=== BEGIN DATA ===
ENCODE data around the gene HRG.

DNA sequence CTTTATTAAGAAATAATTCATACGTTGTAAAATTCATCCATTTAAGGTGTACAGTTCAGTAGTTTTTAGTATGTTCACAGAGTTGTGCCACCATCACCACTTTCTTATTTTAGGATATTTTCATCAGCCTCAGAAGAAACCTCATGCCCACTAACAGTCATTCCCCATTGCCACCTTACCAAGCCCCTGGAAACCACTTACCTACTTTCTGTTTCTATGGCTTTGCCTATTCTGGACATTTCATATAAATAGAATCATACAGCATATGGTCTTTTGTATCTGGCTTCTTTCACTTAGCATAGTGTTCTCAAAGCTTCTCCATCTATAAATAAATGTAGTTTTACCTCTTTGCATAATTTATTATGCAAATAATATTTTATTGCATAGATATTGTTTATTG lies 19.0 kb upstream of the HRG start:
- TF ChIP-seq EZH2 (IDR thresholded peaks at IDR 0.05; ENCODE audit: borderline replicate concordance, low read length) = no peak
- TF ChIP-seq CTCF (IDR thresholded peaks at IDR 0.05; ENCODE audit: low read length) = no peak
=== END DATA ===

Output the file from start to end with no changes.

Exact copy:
ENCODE data around the gene HRG.

DNA sequence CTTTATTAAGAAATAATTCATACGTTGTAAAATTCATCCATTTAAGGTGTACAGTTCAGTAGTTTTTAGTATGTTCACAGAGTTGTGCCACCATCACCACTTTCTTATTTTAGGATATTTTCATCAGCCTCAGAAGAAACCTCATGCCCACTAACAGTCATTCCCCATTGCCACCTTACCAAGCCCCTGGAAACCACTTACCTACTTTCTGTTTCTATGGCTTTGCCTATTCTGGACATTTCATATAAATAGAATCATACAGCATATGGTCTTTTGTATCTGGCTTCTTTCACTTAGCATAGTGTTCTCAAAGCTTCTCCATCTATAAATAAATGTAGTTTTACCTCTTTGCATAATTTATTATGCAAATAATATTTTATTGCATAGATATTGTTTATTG lies 19.0 kb upstream of the HRG start:
- TF ChIP-seq EZH2 (IDR thresholded peaks at IDR 0.05; ENCODE audit: borderline replicate concordance, low read length) = no peak
- TF ChIP-seq CTCF (IDR thresholded peaks at IDR 0.05; ENCODE audit: low read length) = no peak